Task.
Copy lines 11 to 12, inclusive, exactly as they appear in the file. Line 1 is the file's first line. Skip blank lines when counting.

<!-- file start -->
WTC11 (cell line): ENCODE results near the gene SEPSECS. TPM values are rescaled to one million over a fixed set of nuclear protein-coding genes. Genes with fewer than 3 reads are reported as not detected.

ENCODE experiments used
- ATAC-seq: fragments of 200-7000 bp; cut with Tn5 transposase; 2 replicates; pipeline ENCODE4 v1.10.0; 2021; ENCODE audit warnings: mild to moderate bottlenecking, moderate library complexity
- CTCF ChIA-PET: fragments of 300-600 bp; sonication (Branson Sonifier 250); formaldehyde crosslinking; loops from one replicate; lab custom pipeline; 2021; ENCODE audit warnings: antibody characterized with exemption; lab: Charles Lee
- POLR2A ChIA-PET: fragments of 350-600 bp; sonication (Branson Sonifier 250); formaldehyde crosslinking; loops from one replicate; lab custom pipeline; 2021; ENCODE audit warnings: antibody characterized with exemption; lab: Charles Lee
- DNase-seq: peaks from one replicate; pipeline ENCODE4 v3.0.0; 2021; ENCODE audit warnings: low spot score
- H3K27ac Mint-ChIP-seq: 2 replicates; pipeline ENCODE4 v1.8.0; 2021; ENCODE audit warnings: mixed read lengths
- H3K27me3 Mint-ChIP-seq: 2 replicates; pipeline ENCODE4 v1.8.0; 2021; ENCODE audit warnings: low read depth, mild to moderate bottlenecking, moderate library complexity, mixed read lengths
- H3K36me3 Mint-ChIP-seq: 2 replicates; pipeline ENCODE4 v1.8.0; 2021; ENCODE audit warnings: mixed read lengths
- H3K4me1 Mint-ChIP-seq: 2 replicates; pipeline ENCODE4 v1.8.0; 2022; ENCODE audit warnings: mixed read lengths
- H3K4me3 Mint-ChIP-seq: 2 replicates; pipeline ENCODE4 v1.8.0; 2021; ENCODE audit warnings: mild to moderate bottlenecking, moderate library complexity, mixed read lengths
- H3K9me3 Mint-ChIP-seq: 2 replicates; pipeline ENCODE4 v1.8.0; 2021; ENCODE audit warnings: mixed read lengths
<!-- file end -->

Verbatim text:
- H3K4me3 Mint-ChIP-seq: 2 replicates; pipeline ENCODE4 v1.8.0; 2021; ENCODE audit warnings: mild to moderate bottlenecking, moderate library complexity, mixed read lengths
- H3K9me3 Mint-ChIP-seq: 2 replicates; pipeline ENCODE4 v1.8.0; 2021; ENCODE audit warnings: mixed read lengths